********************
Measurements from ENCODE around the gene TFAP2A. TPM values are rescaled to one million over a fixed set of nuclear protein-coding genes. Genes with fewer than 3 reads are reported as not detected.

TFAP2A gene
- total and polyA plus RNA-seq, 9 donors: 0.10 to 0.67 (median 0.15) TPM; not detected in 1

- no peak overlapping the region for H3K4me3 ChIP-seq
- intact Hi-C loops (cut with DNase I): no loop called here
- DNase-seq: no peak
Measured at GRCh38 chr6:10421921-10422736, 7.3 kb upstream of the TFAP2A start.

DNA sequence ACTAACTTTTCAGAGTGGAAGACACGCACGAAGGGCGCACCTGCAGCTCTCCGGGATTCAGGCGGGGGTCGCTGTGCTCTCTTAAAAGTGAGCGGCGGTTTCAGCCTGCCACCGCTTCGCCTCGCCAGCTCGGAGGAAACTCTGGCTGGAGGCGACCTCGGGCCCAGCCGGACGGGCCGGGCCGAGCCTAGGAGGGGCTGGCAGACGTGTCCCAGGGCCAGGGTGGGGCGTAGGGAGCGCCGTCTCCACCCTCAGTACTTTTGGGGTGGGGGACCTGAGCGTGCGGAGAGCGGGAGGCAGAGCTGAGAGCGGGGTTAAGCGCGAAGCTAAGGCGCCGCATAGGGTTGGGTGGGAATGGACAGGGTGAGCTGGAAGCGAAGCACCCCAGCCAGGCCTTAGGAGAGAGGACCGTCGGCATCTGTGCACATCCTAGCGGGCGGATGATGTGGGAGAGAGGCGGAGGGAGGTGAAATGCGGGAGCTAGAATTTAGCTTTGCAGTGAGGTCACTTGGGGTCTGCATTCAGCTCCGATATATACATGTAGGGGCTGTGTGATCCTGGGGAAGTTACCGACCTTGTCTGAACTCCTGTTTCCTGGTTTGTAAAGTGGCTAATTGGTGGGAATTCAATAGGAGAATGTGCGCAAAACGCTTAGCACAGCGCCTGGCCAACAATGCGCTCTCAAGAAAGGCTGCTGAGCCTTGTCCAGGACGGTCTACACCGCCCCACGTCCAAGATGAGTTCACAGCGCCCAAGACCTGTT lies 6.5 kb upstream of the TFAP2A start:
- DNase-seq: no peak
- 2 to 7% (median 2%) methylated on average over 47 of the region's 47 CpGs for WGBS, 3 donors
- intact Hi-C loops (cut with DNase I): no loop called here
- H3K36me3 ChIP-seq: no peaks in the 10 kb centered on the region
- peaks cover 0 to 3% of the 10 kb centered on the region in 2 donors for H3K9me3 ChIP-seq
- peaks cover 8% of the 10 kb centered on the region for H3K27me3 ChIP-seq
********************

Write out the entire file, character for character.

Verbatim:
Measurements from ENCODE around the gene TFAP2A. TPM values are rescaled to one million over a fixed set of nuclear protein-coding genes. Genes with fewer than 3 reads are reported as not detected.

TFAP2A gene
- total and polyA plus RNA-seq, 9 donors: 0.10 to 0.67 (median 0.15) TPM; not detected in 1

- no peak overlapping the region for H3K4me3 ChIP-seq
- intact Hi-C loops (cut with DNase I): no loop called here
- DNase-seq: no peak
Measured at GRCh38 chr6:10421921-10422736, 7.3 kb upstream of the TFAP2A start.

DNA sequence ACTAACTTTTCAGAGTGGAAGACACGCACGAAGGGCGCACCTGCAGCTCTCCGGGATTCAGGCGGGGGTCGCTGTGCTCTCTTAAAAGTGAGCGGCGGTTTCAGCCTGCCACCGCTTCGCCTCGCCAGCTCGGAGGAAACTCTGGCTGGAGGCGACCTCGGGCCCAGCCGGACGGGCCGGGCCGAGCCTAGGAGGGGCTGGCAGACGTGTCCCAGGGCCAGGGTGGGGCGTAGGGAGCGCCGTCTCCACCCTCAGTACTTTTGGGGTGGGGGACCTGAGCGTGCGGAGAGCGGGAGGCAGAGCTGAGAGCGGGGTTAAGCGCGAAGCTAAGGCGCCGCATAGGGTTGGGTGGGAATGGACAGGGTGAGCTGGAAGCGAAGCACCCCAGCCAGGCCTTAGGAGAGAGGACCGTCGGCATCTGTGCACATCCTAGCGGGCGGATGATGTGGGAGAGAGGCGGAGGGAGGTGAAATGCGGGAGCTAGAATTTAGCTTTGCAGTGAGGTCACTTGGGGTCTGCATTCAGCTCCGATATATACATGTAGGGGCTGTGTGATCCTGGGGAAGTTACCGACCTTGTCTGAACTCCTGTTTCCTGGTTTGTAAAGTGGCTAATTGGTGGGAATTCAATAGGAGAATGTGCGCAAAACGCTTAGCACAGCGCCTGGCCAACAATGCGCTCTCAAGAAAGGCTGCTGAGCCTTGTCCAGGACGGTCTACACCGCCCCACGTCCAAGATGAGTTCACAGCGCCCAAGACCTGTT lies 6.5 kb upstream of the TFAP2A start:
- DNase-seq: no peak
- 2 to 7% (median 2%) methylated on average over 47 of the region's 47 CpGs for WGBS, 3 donors
- intact Hi-C loops (cut with DNase I): no loop called here
- H3K36me3 ChIP-seq: no peaks in the 10 kb centered on the region
- peaks cover 0 to 3% of the 10 kb centered on the region in 2 donors for H3K9me3 ChIP-seq
- peaks cover 8% of the 10 kb centered on the region for H3K27me3 ChIP-seq